While I was on holiday recently I discovered a new brand of hummus which was so delicious and creamy, I was compelled to try and recreate it at home. I had tried making hummus in the past but it had always turned out grainy and tasted of raw garlic so I would always buy it from the grocery store.
I did some extensive research on the interweb and discovered that the trick to smooth creamy hummus is to get rid of the chickpea skins. The first batch I made, I used tinned chickpeas that I peeled. This was a total pfaff and took me half an hour. The other issue I have with tinned chickpeas is that most of them are tinned in brine and are incredibly salty. Hubby has high blood pressure so we try to have as little salt in our diet as possible. Watties do tinned chickpeas in springwater which have the lowest amount of salt of any tinned variety that I have found for sale here in NZ but they still have to be peeled.
Enter dried chickpeas. Yes they do need to be soaked overnight before you can use them but if you boil them with a teaspoon of baking soda, the skins float right off and any that don’t are softened enough that you don’t have to worry about removing them. Once they have cooled, you can make your hummus. This recipe makes enough to fill a repurposed 220g hummus container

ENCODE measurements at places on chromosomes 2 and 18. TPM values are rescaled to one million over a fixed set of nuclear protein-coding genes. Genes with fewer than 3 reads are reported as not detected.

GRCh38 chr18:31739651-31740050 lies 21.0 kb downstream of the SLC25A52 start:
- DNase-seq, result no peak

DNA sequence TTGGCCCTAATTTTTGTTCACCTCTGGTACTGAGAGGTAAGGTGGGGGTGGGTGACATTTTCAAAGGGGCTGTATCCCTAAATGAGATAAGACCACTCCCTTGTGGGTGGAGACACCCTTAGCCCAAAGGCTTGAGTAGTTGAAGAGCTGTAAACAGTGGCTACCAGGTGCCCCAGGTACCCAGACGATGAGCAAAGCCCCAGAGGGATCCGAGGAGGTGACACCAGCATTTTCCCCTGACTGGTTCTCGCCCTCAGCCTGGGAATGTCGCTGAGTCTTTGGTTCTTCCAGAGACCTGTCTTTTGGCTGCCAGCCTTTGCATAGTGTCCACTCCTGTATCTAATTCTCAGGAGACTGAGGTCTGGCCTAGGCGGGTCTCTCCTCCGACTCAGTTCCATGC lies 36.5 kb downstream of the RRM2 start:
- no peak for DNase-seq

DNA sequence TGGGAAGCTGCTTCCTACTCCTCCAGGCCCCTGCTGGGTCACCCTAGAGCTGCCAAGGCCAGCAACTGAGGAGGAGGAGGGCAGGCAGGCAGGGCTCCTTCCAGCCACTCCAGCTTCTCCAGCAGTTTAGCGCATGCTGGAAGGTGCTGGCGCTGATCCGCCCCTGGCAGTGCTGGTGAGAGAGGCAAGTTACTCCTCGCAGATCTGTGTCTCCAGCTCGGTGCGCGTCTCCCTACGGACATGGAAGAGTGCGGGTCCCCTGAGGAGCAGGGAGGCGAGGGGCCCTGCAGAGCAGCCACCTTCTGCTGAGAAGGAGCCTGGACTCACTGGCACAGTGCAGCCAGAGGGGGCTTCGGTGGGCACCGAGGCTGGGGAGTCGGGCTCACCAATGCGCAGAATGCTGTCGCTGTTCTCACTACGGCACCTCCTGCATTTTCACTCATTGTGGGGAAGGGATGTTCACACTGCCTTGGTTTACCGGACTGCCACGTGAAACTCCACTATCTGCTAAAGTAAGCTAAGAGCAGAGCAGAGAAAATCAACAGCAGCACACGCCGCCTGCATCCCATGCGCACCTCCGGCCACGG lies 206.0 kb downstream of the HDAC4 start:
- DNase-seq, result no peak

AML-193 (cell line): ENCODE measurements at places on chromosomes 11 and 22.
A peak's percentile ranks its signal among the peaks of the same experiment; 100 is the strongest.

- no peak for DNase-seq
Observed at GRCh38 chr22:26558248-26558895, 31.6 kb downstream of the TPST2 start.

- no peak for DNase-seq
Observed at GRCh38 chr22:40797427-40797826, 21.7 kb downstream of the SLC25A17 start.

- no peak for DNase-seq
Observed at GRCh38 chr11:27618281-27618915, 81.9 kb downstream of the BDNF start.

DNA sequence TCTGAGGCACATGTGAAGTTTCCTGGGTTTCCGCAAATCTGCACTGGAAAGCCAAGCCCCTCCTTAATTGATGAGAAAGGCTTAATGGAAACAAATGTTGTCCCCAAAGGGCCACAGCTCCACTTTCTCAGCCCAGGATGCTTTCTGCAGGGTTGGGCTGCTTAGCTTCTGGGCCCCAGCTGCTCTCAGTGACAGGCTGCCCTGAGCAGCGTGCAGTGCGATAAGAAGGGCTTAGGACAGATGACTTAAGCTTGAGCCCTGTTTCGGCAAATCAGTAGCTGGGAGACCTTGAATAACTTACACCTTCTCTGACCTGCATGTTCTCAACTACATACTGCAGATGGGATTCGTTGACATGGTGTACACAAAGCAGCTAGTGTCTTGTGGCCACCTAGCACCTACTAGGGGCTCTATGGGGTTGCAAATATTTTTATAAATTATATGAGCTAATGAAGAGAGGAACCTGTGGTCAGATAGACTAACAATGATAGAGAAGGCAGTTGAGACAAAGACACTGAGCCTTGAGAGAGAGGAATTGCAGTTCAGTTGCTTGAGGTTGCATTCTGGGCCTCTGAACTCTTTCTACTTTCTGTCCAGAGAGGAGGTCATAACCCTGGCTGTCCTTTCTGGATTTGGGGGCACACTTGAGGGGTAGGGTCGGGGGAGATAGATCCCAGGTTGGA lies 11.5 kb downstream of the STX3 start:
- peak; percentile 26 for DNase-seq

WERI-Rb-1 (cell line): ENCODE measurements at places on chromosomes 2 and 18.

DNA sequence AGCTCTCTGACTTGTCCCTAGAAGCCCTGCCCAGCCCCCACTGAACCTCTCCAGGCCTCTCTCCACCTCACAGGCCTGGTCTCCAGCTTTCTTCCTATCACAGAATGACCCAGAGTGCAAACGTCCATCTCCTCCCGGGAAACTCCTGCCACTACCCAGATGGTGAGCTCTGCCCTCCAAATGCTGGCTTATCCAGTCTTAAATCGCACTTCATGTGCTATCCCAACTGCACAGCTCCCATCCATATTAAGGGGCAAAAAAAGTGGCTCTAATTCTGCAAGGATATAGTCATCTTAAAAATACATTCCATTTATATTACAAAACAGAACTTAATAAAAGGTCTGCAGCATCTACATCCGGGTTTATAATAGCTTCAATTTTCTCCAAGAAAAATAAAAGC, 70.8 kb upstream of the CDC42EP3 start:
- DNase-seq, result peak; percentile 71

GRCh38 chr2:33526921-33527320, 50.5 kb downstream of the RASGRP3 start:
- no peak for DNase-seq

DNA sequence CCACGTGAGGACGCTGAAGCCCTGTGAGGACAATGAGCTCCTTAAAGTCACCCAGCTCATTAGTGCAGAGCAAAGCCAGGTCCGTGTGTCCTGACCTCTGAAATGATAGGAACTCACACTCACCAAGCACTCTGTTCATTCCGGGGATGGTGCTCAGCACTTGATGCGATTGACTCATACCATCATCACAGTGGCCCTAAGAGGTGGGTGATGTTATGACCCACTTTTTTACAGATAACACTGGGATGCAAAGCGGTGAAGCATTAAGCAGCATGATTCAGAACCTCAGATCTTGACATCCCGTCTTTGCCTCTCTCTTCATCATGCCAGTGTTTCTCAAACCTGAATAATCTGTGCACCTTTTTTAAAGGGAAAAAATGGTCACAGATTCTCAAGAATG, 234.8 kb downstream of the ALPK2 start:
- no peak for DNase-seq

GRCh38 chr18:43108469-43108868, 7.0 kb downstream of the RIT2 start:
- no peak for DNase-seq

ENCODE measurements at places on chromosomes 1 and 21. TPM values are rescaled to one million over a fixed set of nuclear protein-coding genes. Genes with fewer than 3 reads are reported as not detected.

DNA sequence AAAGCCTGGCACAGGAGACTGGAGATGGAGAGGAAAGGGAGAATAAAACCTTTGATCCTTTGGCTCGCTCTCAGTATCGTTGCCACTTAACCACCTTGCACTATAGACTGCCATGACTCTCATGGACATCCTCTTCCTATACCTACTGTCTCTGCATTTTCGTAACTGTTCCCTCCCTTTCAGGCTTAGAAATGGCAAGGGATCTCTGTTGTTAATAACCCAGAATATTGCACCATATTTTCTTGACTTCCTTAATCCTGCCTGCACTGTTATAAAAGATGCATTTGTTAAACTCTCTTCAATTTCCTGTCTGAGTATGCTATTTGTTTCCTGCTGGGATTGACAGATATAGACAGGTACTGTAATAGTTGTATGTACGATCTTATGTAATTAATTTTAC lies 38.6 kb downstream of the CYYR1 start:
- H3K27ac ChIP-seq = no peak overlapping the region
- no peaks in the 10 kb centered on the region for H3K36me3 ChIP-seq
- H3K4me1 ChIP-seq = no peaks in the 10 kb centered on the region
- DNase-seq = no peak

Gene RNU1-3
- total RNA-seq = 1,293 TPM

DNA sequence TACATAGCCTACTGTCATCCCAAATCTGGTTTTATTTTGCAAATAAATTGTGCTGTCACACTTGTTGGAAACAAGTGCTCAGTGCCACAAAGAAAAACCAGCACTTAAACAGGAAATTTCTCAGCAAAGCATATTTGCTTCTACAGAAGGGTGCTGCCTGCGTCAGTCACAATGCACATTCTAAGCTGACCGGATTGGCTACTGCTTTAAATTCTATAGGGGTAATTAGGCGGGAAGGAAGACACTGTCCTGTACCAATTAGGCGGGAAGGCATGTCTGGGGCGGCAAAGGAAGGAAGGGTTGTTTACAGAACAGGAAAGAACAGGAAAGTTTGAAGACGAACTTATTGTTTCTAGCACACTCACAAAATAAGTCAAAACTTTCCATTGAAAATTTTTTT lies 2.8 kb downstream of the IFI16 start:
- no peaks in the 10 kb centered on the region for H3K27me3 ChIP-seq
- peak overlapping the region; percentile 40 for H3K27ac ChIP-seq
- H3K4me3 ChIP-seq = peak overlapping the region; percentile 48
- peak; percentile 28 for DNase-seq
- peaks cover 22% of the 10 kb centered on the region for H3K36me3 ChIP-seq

1/2 cup dried chickpeas
1 tsp baking soda
1 tablespoon tahini or smooth peanut butter
juice of half a lemon
salt to taste
Place your chickpeas into a bowl and cover with enough water so that the chickpeas will be covered as they swell. Leave overnight to soak.
When you are ready to make your hummus, drain and rinse the chickpeas and add to a pot. Sprinkle over the baking soda and stir through so that all of the chickpeas are covered. Add enough cold water so that the chickpeas are covered with an extra 5 cm. Bring to the boil. Skim off any foam and skins that float to the surface. Reduce the heat to a gentle boil and cook for 20 mins or until the chickpeas break apart easily in your fingers. Drain and leave to cool.
Place the cooled chickpeas into your food processor and pulse until they resemble crumbs.
Add the tahini (or peanut butter) and lemon juice and blitz until it starts to look nice and smooth. You will need to scrape down the sides a couple of times so that all of the chickpeas are well blitzed.
Once it looks like hummus, slowly add water while the processor is running until you get the smooth consistency you are after. Add salt to taste. Once you have achieved your desired consistency, leave the food processor running for at least 3 minutes. This gives a nice airy whipped consistency to your hummus. Place into your container and store in the fridge for up to a week.
Serve drizzled with olive oil and sprinkled with paprika and devour with your favourite chips. Delish!